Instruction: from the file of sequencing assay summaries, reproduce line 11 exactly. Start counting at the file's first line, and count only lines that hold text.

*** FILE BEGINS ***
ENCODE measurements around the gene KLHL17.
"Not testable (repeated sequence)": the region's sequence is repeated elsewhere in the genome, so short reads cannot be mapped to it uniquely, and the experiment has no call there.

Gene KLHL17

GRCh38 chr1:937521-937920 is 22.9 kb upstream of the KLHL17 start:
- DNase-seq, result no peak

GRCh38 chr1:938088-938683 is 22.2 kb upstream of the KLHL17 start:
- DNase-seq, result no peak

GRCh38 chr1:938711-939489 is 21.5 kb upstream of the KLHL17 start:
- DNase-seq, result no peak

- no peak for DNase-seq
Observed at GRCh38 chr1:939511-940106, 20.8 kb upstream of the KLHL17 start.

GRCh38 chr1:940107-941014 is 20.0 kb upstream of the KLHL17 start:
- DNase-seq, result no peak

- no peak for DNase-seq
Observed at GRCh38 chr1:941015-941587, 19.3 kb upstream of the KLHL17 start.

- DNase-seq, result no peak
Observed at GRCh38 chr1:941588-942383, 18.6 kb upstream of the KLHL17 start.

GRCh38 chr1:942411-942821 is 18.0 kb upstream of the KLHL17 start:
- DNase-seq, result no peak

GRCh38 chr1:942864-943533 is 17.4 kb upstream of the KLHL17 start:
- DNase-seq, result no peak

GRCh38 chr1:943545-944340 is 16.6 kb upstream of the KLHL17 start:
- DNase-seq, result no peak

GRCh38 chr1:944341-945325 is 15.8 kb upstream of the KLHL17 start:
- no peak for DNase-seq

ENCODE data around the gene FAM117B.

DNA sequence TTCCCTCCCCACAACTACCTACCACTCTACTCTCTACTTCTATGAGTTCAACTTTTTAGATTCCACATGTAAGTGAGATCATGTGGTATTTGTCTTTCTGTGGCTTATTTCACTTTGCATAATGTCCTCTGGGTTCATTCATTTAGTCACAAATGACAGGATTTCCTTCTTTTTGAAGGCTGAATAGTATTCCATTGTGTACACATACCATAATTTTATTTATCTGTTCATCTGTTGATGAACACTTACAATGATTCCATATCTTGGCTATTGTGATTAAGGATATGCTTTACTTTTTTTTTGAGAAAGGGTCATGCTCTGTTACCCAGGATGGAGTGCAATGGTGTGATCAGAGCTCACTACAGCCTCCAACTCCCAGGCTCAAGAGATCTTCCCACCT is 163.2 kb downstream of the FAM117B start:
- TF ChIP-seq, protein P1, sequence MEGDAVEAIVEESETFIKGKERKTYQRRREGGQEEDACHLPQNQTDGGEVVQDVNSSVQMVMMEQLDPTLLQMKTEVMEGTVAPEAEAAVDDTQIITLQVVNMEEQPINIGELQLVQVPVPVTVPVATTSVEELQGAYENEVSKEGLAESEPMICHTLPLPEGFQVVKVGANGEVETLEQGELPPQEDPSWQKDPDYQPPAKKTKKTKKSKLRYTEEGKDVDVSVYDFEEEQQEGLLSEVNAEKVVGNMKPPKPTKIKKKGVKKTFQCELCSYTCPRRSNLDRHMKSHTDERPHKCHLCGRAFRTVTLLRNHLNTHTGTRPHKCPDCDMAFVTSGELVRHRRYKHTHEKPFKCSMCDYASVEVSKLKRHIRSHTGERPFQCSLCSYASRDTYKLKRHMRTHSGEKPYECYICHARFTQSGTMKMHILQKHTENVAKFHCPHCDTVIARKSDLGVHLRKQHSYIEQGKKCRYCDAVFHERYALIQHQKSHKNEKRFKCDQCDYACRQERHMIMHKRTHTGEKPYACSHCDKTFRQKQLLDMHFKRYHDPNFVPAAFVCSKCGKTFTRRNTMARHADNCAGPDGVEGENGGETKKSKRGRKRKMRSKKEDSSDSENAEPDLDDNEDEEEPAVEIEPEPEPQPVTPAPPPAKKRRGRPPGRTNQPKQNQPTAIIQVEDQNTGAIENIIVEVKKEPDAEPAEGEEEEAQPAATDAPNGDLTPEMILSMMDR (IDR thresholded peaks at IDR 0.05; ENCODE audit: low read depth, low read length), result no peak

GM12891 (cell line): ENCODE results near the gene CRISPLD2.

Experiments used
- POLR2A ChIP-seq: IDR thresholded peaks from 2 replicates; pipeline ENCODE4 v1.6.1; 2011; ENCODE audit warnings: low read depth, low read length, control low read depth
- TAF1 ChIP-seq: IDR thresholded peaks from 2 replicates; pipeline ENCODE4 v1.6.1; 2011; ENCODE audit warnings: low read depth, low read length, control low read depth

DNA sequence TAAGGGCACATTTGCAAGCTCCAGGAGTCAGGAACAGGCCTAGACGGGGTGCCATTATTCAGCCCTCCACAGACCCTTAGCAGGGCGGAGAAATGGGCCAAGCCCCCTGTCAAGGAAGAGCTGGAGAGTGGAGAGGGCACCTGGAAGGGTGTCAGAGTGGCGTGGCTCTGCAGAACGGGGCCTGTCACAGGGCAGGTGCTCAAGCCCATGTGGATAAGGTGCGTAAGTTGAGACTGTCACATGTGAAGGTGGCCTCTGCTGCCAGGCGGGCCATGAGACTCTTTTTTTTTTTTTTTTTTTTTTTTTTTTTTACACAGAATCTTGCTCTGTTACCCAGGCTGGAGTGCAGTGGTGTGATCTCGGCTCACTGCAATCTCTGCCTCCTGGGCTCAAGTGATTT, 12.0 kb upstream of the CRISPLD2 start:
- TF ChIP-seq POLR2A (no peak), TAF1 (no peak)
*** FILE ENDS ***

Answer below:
Observed at GRCh38 chr1:939511-940106, 20.8 kb upstream of the KLHL17 start.